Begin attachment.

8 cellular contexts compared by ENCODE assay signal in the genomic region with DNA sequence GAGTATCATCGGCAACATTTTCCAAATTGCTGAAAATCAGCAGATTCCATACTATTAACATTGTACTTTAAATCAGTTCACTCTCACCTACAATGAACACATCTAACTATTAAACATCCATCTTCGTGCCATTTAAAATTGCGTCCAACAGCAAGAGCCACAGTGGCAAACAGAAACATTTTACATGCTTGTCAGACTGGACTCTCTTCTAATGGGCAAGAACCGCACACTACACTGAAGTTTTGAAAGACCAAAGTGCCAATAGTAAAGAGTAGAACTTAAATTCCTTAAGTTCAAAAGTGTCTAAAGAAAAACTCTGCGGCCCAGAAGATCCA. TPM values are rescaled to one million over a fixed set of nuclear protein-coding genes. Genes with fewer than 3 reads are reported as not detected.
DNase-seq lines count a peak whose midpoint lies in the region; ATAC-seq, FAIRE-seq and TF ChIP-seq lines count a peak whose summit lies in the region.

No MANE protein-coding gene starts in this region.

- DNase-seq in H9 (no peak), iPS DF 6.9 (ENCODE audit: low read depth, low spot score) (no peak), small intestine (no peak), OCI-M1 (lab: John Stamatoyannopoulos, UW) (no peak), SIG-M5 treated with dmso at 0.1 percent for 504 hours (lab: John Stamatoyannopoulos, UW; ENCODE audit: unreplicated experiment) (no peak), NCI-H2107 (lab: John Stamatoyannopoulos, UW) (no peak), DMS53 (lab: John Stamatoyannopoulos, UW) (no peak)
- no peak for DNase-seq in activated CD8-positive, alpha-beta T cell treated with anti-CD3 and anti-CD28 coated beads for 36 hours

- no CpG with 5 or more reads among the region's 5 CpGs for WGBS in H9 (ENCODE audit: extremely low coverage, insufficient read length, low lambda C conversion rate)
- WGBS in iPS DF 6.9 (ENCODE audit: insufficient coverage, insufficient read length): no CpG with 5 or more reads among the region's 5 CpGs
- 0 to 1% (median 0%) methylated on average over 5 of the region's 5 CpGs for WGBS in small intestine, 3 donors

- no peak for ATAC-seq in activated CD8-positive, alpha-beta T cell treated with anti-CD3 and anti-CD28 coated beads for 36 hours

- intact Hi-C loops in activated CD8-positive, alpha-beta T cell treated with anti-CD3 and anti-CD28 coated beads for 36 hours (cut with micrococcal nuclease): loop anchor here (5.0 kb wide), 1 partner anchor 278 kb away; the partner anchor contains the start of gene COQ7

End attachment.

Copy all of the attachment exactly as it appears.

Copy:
8 cellular contexts compared by ENCODE assay signal in the genomic region with DNA sequence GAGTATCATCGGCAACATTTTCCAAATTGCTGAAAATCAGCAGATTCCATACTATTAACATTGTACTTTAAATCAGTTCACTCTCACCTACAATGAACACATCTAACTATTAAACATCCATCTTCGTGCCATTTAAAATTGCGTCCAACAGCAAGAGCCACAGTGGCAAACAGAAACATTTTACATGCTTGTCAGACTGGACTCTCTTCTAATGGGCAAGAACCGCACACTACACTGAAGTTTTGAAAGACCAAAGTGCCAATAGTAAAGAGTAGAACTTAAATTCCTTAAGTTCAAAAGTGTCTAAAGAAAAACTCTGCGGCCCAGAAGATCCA. TPM values are rescaled to one million over a fixed set of nuclear protein-coding genes. Genes with fewer than 3 reads are reported as not detected.
DNase-seq lines count a peak whose midpoint lies in the region; ATAC-seq, FAIRE-seq and TF ChIP-seq lines count a peak whose summit lies in the region.

No MANE protein-coding gene starts in this region.

- DNase-seq in H9 (no peak), iPS DF 6.9 (ENCODE audit: low read depth, low spot score) (no peak), small intestine (no peak), OCI-M1 (lab: John Stamatoyannopoulos, UW) (no peak), SIG-M5 treated with dmso at 0.1 percent for 504 hours (lab: John Stamatoyannopoulos, UW; ENCODE audit: unreplicated experiment) (no peak), NCI-H2107 (lab: John Stamatoyannopoulos, UW) (no peak), DMS53 (lab: John Stamatoyannopoulos, UW) (no peak)
- no peak for DNase-seq in activated CD8-positive, alpha-beta T cell treated with anti-CD3 and anti-CD28 coated beads for 36 hours

- no CpG with 5 or more reads among the region's 5 CpGs for WGBS in H9 (ENCODE audit: extremely low coverage, insufficient read length, low lambda C conversion rate)
- WGBS in iPS DF 6.9 (ENCODE audit: insufficient coverage, insufficient read length): no CpG with 5 or more reads among the region's 5 CpGs
- 0 to 1% (median 0%) methylated on average over 5 of the region's 5 CpGs for WGBS in small intestine, 3 donors

- no peak for ATAC-seq in activated CD8-positive, alpha-beta T cell treated with anti-CD3 and anti-CD28 coated beads for 36 hours

- intact Hi-C loops in activated CD8-positive, alpha-beta T cell treated with anti-CD3 and anti-CD28 coated beads for 36 hours (cut with micrococcal nuclease): loop anchor here (5.0 kb wide), 1 partner anchor 278 kb away; the partner anchor contains the start of gene COQ7